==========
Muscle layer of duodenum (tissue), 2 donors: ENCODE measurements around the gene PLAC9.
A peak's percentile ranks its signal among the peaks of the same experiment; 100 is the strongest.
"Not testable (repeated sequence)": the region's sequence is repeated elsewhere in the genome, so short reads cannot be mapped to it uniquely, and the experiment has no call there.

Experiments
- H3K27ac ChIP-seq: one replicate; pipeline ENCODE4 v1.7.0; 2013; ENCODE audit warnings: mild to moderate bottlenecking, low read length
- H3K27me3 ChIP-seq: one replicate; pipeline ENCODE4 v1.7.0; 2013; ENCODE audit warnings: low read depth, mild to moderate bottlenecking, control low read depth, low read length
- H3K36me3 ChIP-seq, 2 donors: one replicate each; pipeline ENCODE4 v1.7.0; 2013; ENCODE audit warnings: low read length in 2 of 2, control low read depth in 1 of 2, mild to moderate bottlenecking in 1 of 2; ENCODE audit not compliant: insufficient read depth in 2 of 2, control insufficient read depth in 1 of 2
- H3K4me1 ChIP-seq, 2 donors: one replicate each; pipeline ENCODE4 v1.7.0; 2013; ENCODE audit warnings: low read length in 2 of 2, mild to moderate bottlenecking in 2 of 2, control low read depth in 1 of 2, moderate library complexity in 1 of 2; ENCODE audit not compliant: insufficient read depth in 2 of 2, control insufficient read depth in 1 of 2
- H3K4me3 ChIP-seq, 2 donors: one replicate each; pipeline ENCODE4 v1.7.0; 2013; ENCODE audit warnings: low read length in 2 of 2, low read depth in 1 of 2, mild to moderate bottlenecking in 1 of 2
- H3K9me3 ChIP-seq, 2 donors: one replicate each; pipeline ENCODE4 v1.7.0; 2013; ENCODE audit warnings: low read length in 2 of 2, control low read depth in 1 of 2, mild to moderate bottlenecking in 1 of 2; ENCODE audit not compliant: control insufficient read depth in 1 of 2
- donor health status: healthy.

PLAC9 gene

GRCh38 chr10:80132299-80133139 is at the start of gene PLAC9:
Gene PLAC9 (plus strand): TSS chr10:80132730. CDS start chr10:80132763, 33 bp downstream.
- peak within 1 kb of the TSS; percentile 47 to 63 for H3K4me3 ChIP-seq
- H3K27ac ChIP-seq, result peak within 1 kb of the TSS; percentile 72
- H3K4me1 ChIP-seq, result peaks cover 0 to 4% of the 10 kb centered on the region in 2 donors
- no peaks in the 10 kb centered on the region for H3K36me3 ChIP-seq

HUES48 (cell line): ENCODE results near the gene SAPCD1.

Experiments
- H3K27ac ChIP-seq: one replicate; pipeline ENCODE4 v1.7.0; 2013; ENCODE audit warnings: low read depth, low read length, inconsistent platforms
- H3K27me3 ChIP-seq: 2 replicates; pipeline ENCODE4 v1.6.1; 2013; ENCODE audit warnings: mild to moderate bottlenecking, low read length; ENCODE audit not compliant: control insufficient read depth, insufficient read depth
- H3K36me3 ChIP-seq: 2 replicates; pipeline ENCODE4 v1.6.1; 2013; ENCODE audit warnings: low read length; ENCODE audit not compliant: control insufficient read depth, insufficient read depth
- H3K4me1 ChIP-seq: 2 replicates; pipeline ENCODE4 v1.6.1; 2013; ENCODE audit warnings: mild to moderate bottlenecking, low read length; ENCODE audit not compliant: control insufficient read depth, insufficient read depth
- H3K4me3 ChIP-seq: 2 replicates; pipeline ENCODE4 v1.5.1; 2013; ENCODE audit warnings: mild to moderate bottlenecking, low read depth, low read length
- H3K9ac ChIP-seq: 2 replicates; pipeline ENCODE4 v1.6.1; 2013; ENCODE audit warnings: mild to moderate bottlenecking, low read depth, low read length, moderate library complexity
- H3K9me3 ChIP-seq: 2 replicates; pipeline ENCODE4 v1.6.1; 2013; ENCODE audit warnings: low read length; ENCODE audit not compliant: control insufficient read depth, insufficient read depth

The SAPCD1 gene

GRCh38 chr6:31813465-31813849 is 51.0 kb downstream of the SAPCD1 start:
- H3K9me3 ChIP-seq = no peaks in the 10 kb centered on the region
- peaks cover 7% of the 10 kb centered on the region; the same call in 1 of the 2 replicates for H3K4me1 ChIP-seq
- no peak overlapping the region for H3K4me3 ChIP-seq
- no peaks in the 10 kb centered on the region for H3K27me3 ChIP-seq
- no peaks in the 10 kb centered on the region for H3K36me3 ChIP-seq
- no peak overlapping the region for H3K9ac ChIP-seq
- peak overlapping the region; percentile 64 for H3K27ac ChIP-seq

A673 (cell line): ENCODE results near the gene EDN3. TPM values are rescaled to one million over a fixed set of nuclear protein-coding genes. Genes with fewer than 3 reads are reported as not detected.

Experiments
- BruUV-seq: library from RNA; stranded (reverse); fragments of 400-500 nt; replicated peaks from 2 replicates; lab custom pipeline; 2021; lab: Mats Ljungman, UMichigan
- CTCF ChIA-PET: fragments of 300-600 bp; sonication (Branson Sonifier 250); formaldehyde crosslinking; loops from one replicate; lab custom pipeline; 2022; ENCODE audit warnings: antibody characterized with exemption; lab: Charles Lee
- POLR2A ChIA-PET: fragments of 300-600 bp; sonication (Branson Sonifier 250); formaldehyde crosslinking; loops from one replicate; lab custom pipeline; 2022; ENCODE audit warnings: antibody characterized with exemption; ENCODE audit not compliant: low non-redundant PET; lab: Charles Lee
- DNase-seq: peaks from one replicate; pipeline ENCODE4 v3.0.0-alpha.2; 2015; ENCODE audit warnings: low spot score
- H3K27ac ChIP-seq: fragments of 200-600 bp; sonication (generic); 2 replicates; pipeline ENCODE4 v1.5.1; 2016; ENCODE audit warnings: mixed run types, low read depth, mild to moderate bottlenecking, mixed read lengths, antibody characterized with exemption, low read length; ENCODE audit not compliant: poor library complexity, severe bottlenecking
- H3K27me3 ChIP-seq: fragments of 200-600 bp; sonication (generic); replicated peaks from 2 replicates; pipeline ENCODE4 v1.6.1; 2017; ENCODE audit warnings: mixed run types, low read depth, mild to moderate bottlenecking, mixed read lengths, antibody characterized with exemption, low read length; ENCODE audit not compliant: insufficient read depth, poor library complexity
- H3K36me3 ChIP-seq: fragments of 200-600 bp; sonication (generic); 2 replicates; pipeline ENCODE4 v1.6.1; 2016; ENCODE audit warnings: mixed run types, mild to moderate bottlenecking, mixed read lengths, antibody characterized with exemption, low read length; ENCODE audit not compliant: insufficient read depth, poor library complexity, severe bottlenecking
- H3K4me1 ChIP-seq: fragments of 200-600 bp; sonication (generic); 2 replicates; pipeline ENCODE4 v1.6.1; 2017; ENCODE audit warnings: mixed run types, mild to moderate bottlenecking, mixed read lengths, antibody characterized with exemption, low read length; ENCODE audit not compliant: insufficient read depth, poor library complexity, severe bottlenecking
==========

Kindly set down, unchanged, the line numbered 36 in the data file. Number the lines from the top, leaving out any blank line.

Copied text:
- peak overlapping the region; percentile 64 for H3K27ac ChIP-seq